Gaining Grounds is about Forrest’s family and how they overcome the obstacle of getting their farm back on shape to be running good. At the beginning Forrest leaves his career as becoming a teacher behind for becoming a farmer. The farm in question was a generational gift from his family it’s been passed down for about 6 generations. Even with no knowledge of what he was going to do with the farm he decided to take on that challenge. As the story progressed he went thru the trials and errors of selling firewood, to selling meat, to chickens, and the list goes on. With changing the name to Smith Meadows it became more clear to Forrest on what he was trying to achieve with the farm, from making it sustainable and all nature, he wanted there to be full transpecancy in it being all natural. At the end of the book Forrest claims that they weren’t just selling stuff for the farm but fixing it up from what it had become.

Gaining Grounds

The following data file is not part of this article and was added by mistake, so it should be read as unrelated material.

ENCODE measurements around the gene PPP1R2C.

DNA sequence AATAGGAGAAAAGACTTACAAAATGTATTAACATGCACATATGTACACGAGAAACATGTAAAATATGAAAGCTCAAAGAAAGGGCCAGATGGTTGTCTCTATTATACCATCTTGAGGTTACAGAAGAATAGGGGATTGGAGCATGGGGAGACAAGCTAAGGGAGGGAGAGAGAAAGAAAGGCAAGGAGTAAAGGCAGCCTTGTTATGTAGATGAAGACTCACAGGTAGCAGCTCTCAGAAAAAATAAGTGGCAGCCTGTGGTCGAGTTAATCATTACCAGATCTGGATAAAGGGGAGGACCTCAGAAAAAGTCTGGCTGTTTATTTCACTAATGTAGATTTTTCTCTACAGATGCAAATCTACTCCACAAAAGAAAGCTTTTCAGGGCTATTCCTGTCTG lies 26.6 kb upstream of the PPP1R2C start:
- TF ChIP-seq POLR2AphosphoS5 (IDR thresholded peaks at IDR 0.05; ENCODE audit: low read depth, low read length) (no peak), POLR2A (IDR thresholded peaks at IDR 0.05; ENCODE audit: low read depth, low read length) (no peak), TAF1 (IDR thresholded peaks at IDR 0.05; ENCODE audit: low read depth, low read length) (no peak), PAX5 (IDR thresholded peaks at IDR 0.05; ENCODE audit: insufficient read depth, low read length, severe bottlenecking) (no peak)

The book opens explaining the author’s connections to his family farm. He explains how his grandparents would farm strawberries, corn, and cattle, but after being transported and processed, there was no way to know where the food ended up. The author dropped out of college to become a farmer on the family farm, despite it barely making a profit at the time. In fact, soon after the author dropped out of college, he learned that the profit his family made after filling multiple trucks with produce was merely $18.16, and his father had accrued $50,000 of credit card debt. The work was physically demanding and also dangerous; an older farmer got a concussion and broken ribs from a bull attack, and the author almost got pinned against trees in a tractor crash. The author started selling firewood from already fallen trees and earned a nearly $2,000 profit in the winter; however, the wear on the truck caused a $4,600 repair to be needed.